Soon after the time of Gautama the Buddha a literature began to grow involving the reported words of Gautama, the rules and procedures governing the order of monks he founded, and attempts to set forth his philosophical teachings as understood and developed by his immediate pupils and the schools of Buddhist thought which grew in succeeding generations.
The present volume undertakes to summarize the gist of these philosophical teachings, termed Abhidharma, from the first texts that developed after the Buddha up to and including the mammoth text called 'Mahavibhasa', generated from a convention held in the first or second century A.D.
Thus all the texts here summarized originated in a period from no earlier than 350 B.D. through no later than 150 A.D. The authors of these texts are mainly concerned to set forth the tenets and arguments of Buddhist philosophy as understood by what came to be two main literary traditions of Abhidharma. One of these traditions migrated eventually to Sri Lanka, and it is its literary corpus that is now known as the Pali Canon. The other tradition, which stemmed from the northern part of India, came to be known as Sarvastivada, as in its texts it was proposed that the momentary factors (dharma) that comprise the components of the Buddhist universe really exist, not only such factors presently occurring but past and future ones as well. Each of these two schools had its own Abhidharma, two sets of seven texts each, in which their views are set forth in extensive detail.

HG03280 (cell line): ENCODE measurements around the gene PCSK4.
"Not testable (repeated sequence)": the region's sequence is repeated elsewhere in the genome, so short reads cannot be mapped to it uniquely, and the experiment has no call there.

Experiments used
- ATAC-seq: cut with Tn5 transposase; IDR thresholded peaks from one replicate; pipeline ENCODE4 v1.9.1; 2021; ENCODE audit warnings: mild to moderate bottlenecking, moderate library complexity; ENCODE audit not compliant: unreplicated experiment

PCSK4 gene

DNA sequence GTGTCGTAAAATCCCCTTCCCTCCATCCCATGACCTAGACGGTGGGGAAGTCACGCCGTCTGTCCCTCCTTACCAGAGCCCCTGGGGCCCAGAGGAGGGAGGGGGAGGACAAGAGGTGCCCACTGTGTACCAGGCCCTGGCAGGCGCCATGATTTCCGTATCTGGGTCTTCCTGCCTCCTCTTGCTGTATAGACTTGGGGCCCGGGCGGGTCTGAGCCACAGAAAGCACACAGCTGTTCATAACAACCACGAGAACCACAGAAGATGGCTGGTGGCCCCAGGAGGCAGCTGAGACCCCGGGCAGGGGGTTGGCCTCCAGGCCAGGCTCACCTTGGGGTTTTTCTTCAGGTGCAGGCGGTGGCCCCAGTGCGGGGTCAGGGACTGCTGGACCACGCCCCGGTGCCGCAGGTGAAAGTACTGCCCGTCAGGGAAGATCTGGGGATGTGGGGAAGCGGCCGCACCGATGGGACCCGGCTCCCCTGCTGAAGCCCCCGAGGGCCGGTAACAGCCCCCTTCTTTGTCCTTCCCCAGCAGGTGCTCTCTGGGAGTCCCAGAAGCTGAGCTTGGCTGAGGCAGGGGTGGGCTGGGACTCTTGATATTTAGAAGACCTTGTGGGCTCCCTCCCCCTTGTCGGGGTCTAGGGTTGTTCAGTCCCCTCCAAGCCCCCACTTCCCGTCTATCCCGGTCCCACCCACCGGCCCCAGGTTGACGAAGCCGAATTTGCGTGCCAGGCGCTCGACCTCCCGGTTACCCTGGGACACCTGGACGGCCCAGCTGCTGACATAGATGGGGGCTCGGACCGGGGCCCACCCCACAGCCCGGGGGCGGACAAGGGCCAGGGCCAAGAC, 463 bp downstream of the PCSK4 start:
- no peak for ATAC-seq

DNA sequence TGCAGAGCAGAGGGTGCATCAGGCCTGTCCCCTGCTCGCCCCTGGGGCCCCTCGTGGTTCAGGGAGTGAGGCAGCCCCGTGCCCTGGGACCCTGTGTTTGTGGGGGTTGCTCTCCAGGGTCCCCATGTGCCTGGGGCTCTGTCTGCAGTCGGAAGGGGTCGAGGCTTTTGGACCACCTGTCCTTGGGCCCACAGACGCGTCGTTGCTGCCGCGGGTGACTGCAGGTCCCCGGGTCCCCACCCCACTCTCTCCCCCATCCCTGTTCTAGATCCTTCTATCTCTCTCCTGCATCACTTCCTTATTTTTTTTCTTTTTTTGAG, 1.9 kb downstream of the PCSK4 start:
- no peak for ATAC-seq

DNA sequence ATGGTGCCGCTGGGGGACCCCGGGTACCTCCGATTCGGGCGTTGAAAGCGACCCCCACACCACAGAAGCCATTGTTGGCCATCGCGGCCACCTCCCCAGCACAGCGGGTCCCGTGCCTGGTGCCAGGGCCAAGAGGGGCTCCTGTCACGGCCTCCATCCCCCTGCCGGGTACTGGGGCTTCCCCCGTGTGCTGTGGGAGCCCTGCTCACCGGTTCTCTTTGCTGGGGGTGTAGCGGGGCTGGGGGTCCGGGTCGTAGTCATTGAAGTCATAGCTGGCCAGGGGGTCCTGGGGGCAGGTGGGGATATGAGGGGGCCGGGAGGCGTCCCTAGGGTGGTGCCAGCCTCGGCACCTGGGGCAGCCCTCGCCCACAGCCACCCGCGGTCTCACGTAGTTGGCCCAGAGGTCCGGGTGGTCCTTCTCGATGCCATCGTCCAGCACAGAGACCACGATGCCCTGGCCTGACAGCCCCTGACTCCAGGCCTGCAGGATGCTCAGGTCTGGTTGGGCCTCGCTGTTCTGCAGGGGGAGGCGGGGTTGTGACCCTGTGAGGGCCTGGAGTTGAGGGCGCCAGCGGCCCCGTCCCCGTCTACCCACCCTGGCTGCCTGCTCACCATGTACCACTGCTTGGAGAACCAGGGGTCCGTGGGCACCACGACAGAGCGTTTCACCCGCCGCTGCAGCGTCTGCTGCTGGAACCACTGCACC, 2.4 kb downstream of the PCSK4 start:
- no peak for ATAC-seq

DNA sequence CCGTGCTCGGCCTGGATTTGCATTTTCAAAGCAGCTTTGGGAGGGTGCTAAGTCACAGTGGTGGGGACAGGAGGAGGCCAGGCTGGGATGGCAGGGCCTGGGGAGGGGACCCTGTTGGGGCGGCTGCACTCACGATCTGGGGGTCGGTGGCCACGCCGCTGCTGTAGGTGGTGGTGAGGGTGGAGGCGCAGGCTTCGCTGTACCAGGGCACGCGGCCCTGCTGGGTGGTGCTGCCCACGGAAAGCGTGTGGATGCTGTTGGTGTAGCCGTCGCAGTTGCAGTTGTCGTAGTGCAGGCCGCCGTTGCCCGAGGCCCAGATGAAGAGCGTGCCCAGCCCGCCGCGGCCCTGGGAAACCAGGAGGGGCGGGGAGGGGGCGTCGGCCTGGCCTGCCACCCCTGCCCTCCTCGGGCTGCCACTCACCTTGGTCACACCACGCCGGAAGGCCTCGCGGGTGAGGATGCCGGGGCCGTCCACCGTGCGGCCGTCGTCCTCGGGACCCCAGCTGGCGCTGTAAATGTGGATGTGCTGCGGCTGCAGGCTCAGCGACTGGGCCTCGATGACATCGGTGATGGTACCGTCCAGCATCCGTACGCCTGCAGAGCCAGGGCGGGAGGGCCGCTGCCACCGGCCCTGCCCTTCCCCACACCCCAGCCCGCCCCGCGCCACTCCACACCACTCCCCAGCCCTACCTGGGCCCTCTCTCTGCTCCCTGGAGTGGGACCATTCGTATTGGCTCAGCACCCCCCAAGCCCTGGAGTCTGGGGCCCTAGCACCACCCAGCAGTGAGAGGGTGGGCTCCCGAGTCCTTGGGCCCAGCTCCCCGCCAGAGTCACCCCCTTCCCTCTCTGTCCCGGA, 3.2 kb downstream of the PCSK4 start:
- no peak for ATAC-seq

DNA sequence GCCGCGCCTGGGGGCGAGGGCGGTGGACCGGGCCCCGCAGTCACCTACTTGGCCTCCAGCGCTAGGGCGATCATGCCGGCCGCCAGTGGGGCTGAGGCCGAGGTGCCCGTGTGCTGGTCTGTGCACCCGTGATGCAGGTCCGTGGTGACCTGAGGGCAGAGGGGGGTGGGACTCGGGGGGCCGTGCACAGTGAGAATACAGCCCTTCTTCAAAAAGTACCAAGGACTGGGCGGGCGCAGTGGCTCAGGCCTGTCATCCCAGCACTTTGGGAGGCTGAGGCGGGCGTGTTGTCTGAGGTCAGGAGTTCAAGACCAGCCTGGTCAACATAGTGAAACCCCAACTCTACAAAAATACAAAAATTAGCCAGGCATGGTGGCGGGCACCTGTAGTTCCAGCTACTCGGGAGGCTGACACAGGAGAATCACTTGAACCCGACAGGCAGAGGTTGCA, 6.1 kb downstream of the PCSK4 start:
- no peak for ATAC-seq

It is the thoughts presented in these texts, together with a handful of other sources of the period, that comprise the contents of the present volume.
About the Author:
Karl H. Potter is Professor of Philosophy and South Asian Studies and Chairman of the Philosophy Department at the University of Washington, Seattle, Washington, U.S.A. He is the General Editor of the Encyclopedia of Indian Philosophies.